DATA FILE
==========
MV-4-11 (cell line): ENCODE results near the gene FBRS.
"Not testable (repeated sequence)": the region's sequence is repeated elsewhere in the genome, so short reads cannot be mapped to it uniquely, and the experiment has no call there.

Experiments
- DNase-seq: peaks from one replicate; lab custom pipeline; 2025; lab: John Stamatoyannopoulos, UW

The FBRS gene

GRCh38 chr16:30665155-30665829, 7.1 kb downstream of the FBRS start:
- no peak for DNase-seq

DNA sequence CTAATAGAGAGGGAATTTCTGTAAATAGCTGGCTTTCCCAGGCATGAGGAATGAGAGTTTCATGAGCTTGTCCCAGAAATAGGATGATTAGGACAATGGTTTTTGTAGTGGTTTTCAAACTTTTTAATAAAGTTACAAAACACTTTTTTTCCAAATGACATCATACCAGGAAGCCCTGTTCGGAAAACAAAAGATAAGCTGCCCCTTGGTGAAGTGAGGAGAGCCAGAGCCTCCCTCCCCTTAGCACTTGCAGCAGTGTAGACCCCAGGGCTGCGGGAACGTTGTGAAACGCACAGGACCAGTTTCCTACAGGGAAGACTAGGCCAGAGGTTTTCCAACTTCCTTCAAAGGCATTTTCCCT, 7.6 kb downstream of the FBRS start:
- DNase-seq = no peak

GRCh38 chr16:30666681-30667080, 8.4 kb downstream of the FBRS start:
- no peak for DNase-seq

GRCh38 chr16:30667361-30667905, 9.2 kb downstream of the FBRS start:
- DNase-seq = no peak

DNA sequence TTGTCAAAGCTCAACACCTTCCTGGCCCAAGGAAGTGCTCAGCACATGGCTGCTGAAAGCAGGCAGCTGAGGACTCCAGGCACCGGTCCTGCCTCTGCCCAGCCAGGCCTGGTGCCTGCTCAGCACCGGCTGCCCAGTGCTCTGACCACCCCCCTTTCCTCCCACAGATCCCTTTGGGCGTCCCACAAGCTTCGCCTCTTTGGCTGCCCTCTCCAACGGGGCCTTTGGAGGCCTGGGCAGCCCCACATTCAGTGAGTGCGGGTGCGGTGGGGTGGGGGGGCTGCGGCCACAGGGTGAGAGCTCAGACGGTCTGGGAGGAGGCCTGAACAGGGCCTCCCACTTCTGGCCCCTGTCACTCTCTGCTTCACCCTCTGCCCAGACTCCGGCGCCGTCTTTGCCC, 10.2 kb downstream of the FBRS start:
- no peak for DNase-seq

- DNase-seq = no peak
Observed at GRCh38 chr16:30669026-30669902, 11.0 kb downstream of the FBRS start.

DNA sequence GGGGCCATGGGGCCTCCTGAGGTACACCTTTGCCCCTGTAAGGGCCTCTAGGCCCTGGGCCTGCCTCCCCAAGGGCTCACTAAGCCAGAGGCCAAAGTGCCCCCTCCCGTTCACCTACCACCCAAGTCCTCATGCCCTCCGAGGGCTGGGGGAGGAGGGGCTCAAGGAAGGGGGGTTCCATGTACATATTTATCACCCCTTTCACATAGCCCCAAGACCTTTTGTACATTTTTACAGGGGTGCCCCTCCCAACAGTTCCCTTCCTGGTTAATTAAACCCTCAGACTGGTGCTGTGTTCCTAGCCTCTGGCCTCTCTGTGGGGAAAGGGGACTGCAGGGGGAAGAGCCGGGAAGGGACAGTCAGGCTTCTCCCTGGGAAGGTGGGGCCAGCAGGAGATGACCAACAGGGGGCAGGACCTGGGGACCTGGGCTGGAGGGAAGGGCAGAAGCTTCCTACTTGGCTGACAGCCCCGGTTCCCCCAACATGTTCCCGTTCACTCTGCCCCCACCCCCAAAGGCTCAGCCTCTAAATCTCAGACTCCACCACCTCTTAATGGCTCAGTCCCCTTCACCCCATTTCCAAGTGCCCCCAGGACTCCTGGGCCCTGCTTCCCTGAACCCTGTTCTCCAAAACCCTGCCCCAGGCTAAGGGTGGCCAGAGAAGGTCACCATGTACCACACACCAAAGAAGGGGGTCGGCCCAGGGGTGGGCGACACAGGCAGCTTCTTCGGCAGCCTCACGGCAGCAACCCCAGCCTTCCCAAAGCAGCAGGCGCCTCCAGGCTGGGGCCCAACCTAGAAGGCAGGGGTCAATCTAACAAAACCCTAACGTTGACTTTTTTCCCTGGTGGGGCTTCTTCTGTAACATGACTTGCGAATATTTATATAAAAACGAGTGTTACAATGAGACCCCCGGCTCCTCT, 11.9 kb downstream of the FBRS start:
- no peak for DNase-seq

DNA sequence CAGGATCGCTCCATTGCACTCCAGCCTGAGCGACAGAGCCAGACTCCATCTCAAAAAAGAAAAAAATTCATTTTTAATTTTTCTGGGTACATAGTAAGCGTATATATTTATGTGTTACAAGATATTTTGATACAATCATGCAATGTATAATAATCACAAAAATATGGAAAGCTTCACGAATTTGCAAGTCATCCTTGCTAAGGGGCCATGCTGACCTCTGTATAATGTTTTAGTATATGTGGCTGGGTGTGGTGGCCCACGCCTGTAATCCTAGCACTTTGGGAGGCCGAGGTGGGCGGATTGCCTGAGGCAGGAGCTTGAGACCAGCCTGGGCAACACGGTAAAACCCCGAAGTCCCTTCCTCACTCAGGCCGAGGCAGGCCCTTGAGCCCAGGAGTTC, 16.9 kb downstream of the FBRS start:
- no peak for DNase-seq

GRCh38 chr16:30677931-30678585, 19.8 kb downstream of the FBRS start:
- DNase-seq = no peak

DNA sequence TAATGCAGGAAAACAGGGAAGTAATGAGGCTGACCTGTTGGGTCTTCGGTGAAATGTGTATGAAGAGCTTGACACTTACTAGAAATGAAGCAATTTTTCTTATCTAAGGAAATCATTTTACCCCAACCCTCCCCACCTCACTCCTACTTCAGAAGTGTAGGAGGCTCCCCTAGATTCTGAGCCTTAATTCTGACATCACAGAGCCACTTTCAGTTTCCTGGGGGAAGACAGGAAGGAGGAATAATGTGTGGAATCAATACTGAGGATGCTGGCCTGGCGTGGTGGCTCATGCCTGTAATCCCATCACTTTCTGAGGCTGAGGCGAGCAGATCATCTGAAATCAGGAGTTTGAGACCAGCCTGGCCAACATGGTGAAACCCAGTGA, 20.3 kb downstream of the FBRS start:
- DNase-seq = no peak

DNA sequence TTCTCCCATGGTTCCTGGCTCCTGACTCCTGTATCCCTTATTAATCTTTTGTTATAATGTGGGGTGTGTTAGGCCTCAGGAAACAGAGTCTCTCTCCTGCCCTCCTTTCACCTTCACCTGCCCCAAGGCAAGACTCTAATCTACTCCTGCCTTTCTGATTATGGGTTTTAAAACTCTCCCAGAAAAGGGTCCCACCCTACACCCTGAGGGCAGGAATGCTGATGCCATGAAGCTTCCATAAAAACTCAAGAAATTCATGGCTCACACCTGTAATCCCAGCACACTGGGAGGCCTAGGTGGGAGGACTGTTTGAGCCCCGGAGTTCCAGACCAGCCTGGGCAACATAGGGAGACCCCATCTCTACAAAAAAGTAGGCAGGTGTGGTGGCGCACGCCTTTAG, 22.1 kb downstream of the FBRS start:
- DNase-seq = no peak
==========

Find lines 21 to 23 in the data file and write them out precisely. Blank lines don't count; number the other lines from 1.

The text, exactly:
- no peak for DNase-seq

GRCh38 chr16:30677931-30678585, 19.8 kb downstream of the FBRS start:
- DNase-seq = no peak